Little did we know that the license plate on The Department’s wagon would turn out to be strangely prophetic.
In the general case, people don’t complain that <insert competitive sport or board game of choice> is boring because it always involves playing the same scenario with the same rules over and over and over.
So why do a vast number of commentators feel that a PvP game such as All Points Bulletin having a repetitive mission structure is a design flaw?
APB certainly has its flaws, but this is not one of them. Could it be improved by adding new mission content? Obviously yes, but then football could be improved if they secretly added a minefield one week, maybe changed the ball for an angry wolverine the next; it doesn’t mean that football is fundamentally flawed when the organisers choose to leave the framework the same and let the players create the content instead.
DJ: “You’re listening to All Points Bulletin on 107.5 San Paro FM, headshotting you with explosive tunes twenty four seven! Traffic and Travel now, and we’ve got large queues backed-up on the I3, I7 and I8a. The I8b, I9 interchange, I12, and I14. The I15… pretty much all of the city really. Over to Tom in our Eye in the Sky for more details.”
Tom: “Thanks Bob. Well, since you started the report there have also been incidents on the I2 and I4 leaving them partially blocked, and at this very moment I can see four armed men have jumped out of a car on the I6, abandoning the car in the middle of the road and backing up the traffic there… and it’s just been rammed by a second car, which is now being machine gunned, and a security van has ploughed into the middle of everything, and someone’s got a rocket-propelled grenade laun-ARGHH, EVASIVE ACTION FRANK!”
DJ: “I’m sorry, we seem to have lost Tom there, some technical gremlins by the sound of it; hopefully we’ll be able to get back to him before too long. In the meantime, news just in: I’m getting reports of a helicopter crash on the I13 which is causing serious tailbacks. So that’s accidents on the I2, I3… on the I1, I2, I3, I4… Actually, here are the roads where there aren’t major incidents: I16. I’m… I’m just getting a report in that there’s a two car pile-up on the I16… a three car pile-up… three cars, and an ambulance trying to get to the wounded… nine cars, several ambulances, a fire truck, and an ice cream van being used as a mobile gun platform.
So that’s your traffic and travel news for this quiet balmy Monday lunchtime, we’ll have more travel in your area during the busy rush hour. Whoooof, looks like it’ll be slow going out there for a while folks, so here’s a little something to cheer-up all those of you trying to make your way across the city right now.”
♫ I like driving in my car, it don’t look much but I’ve been far ♫
♫ I like driving in my car, even with a flat tyre ♫
♫ I like driving in my car, it’s not quite a Jaguar ♫
♫ I like driving in my car, I’m satisfied I’ve got this far ♫
I wonder whether PvP MMO games such as All Points Bulletin should adopt a gear system which is inverted to the norm for most MMOs, such that players start with powerful gear that degrades to a constant level, rather than having to work up to the level of gear of the early adopters by struggling against those same – now seemingly overpowered – early adopters.
It’s like have an Olympic race where you’ve trained yourself to be an excellent athlete at the four hundred metres event with times towards the low end of the forty second bracket, but when you turn up you find out that all the runners who competed last year now have bionic leg replacements that mean they can run it in the low thirties. The problem is that the only way to get bionic legs yourself is to win against the guys who already have them. So your competitive goal actually turns in to trying to convince one of the bionic competitors to give you a piggy back, and the whole race turns into some sort of perverse bionic Grand National with unenhanced jockeys riding around on the backs of whichever bionic big boy they can convince to carry them.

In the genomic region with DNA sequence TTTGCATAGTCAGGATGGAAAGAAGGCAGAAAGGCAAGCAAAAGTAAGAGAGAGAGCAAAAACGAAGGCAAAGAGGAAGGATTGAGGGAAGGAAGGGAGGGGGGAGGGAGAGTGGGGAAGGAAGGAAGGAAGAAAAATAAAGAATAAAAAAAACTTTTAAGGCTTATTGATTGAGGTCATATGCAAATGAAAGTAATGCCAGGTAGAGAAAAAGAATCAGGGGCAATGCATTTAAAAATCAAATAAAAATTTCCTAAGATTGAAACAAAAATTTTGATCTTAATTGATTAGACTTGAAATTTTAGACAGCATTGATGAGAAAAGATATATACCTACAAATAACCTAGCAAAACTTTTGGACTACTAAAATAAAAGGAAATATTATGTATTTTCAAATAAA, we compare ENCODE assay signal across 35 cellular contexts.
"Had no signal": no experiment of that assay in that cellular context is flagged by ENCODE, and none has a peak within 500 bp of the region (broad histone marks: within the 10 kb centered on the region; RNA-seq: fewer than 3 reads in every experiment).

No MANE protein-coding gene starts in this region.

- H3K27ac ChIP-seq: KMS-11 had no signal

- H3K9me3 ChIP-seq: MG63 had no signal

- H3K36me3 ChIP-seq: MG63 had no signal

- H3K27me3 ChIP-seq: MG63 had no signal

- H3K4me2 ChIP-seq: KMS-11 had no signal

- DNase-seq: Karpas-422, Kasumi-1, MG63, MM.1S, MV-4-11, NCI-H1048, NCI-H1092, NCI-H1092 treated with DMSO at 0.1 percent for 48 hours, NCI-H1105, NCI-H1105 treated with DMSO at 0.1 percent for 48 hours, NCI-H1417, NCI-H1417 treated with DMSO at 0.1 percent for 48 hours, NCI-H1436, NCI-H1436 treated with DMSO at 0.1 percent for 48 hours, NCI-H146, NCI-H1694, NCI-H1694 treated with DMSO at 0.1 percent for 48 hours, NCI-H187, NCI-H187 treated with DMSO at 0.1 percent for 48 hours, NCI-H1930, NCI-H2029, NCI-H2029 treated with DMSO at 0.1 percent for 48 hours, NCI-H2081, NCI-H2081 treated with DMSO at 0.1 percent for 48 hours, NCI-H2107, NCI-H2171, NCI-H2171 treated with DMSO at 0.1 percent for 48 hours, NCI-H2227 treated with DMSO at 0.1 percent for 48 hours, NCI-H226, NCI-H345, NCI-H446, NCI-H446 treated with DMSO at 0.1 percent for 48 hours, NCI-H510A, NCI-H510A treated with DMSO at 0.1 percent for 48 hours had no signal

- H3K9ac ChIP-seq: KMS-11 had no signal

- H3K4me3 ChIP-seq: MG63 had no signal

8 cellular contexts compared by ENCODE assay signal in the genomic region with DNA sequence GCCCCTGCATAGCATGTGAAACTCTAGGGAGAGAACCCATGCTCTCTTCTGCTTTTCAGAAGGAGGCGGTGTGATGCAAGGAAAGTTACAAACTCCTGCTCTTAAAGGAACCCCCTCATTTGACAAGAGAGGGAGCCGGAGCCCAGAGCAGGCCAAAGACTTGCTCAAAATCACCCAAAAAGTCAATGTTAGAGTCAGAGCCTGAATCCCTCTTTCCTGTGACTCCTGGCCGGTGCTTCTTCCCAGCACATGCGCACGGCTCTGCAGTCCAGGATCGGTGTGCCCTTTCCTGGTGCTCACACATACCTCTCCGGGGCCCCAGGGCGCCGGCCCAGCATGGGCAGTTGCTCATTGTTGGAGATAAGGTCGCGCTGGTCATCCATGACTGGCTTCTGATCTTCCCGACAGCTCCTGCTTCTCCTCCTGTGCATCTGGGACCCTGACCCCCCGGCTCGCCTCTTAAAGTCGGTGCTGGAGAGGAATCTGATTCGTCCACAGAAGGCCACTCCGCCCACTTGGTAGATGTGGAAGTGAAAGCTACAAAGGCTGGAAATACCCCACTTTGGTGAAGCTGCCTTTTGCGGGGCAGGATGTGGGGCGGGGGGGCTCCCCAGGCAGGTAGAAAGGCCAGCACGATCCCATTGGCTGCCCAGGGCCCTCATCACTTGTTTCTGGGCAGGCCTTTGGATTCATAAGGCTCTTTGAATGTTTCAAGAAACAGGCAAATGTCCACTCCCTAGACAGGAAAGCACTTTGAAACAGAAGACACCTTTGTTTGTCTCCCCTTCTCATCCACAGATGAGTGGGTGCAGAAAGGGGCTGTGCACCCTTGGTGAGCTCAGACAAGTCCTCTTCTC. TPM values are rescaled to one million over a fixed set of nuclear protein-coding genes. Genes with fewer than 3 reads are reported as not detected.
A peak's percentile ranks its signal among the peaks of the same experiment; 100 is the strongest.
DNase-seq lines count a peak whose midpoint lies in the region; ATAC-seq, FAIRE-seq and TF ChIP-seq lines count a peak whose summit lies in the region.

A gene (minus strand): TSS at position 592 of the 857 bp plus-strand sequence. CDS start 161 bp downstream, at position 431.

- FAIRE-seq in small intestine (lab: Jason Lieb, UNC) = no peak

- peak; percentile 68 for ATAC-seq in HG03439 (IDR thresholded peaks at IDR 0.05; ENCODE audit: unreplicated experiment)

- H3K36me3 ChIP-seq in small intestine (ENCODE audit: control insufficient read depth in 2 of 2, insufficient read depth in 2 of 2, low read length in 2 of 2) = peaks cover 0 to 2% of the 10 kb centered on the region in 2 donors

I just don’t think PvP is compatible with the traditional gear system of MMOs because game knowledge and skill is already a massive obstacle for the new player to overcome, layering on an additional artificial ‘gear gap’ makes for a game that will be inordinately intimidating to all but the most dedicated of masochists. This is why I think Counter Strike was (perhaps still is) the darling of the FPS online world for so long, because it used gear to allow players to specialise into different roles based on their personal preference or what the map demanded, without creating any sort of gap between the new and veteran players; yet if you visit a Counter Strike server as a new player you will know who the veteran players are quickly enough, because they will be the ones who understand the map and use its terrain to their advantage, but if you play carefully and craftily, you have every much a chance at killing them as they do you. This is why I think that adding gear levels to FPS games in order to keep players grinding away at them is such a massive mistake by gaming companies, because yes, you may well keep the early adopters invested in your game for longer, but once your game has been established for a week or two you essentially close the doors to a huge proportion of the potential new player population.
When you take these things into consideration, it quickly becomes clear just how good EVE Online’s skill training and ‘ship role’ systems are for allowing players to have disparate levels of ‘gear’ and yet still participate in PvP in a meaningful way.
Today’s post was brought to you by the phrase ‘Oh look, I’ve been two-shot by a magnum having emptied my entire automatic rifle clip into them without any discernible effect’, and the command ‘/quit’.